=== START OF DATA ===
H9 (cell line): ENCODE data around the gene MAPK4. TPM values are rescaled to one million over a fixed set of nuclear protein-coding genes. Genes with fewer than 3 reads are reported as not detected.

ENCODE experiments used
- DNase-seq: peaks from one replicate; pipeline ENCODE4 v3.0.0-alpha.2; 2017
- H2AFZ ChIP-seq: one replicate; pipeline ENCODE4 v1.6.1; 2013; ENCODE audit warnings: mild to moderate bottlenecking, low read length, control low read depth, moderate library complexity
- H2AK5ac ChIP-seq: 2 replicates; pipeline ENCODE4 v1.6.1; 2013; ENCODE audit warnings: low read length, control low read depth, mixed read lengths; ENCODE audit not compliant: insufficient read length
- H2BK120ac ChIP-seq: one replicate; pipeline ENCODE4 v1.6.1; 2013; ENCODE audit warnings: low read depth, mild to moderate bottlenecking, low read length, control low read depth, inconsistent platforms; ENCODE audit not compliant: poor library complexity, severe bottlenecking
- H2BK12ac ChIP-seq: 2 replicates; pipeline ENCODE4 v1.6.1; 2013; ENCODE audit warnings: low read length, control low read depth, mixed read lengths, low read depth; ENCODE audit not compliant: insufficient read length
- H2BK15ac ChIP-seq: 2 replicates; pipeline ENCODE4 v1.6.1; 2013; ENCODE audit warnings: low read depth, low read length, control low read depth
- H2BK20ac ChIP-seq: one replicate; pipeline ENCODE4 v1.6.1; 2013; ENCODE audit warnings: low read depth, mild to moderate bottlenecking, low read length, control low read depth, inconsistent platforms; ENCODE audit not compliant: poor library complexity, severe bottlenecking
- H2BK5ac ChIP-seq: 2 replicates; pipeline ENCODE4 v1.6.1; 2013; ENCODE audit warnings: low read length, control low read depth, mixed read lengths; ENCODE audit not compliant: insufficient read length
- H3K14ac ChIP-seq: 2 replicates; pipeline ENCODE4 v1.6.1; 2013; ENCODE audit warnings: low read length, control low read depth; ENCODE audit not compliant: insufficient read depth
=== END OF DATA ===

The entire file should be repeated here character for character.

H9 (cell line): ENCODE data around the gene MAPK4. TPM values are rescaled to one million over a fixed set of nuclear protein-coding genes. Genes with fewer than 3 reads are reported as not detected.

ENCODE experiments used
- DNase-seq: peaks from one replicate; pipeline ENCODE4 v3.0.0-alpha.2; 2017
- H2AFZ ChIP-seq: one replicate; pipeline ENCODE4 v1.6.1; 2013; ENCODE audit warnings: mild to moderate bottlenecking, low read length, control low read depth, moderate library complexity
- H2AK5ac ChIP-seq: 2 replicates; pipeline ENCODE4 v1.6.1; 2013; ENCODE audit warnings: low read length, control low read depth, mixed read lengths; ENCODE audit not compliant: insufficient read length
- H2BK120ac ChIP-seq: one replicate; pipeline ENCODE4 v1.6.1; 2013; ENCODE audit warnings: low read depth, mild to moderate bottlenecking, low read length, control low read depth, inconsistent platforms; ENCODE audit not compliant: poor library complexity, severe bottlenecking
- H2BK12ac ChIP-seq: 2 replicates; pipeline ENCODE4 v1.6.1; 2013; ENCODE audit warnings: low read length, control low read depth, mixed read lengths, low read depth; ENCODE audit not compliant: insufficient read length
- H2BK15ac ChIP-seq: 2 replicates; pipeline ENCODE4 v1.6.1; 2013; ENCODE audit warnings: low read depth, low read length, control low read depth
- H2BK20ac ChIP-seq: one replicate; pipeline ENCODE4 v1.6.1; 2013; ENCODE audit warnings: low read depth, mild to moderate bottlenecking, low read length, control low read depth, inconsistent platforms; ENCODE audit not compliant: poor library complexity, severe bottlenecking
- H2BK5ac ChIP-seq: 2 replicates; pipeline ENCODE4 v1.6.1; 2013; ENCODE audit warnings: low read length, control low read depth, mixed read lengths; ENCODE audit not compliant: insufficient read length
- H3K14ac ChIP-seq: 2 replicates; pipeline ENCODE4 v1.6.1; 2013; ENCODE audit warnings: low read length, control low read depth; ENCODE audit not compliant: insufficient read depth